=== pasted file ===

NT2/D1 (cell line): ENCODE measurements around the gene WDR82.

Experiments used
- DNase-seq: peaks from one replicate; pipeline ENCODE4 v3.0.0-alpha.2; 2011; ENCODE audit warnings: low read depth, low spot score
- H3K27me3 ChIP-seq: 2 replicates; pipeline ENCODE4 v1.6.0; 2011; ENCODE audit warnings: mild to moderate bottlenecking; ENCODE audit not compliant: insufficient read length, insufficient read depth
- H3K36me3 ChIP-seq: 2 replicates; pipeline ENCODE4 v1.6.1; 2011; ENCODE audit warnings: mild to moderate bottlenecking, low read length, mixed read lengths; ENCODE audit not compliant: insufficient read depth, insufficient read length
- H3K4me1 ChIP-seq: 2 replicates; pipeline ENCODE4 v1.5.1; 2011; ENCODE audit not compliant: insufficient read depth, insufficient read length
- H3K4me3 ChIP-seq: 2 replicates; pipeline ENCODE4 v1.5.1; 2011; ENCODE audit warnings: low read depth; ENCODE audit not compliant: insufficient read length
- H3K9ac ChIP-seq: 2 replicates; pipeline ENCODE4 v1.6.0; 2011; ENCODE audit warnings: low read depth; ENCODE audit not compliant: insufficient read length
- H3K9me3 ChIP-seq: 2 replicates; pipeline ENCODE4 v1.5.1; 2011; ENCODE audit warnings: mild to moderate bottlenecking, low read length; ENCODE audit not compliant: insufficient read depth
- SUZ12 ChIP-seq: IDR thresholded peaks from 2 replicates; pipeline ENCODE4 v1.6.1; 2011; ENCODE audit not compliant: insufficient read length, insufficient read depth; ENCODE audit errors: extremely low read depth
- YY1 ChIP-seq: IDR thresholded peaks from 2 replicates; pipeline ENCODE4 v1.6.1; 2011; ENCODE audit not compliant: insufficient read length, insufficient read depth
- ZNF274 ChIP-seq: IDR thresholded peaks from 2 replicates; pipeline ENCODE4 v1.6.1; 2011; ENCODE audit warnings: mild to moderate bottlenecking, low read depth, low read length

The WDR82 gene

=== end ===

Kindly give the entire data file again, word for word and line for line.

NT2/D1 (cell line): ENCODE measurements around the gene WDR82.

Experiments used
- DNase-seq: peaks from one replicate; pipeline ENCODE4 v3.0.0-alpha.2; 2011; ENCODE audit warnings: low read depth, low spot score
- H3K27me3 ChIP-seq: 2 replicates; pipeline ENCODE4 v1.6.0; 2011; ENCODE audit warnings: mild to moderate bottlenecking; ENCODE audit not compliant: insufficient read length, insufficient read depth
- H3K36me3 ChIP-seq: 2 replicates; pipeline ENCODE4 v1.6.1; 2011; ENCODE audit warnings: mild to moderate bottlenecking, low read length, mixed read lengths; ENCODE audit not compliant: insufficient read depth, insufficient read length
- H3K4me1 ChIP-seq: 2 replicates; pipeline ENCODE4 v1.5.1; 2011; ENCODE audit not compliant: insufficient read depth, insufficient read length
- H3K4me3 ChIP-seq: 2 replicates; pipeline ENCODE4 v1.5.1; 2011; ENCODE audit warnings: low read depth; ENCODE audit not compliant: insufficient read length
- H3K9ac ChIP-seq: 2 replicates; pipeline ENCODE4 v1.6.0; 2011; ENCODE audit warnings: low read depth; ENCODE audit not compliant: insufficient read length
- H3K9me3 ChIP-seq: 2 replicates; pipeline ENCODE4 v1.5.1; 2011; ENCODE audit warnings: mild to moderate bottlenecking, low read length; ENCODE audit not compliant: insufficient read depth
- SUZ12 ChIP-seq: IDR thresholded peaks from 2 replicates; pipeline ENCODE4 v1.6.1; 2011; ENCODE audit not compliant: insufficient read length, insufficient read depth; ENCODE audit errors: extremely low read depth
- YY1 ChIP-seq: IDR thresholded peaks from 2 replicates; pipeline ENCODE4 v1.6.1; 2011; ENCODE audit not compliant: insufficient read length, insufficient read depth
- ZNF274 ChIP-seq: IDR thresholded peaks from 2 replicates; pipeline ENCODE4 v1.6.1; 2011; ENCODE audit warnings: mild to moderate bottlenecking, low read depth, low read length

The WDR82 gene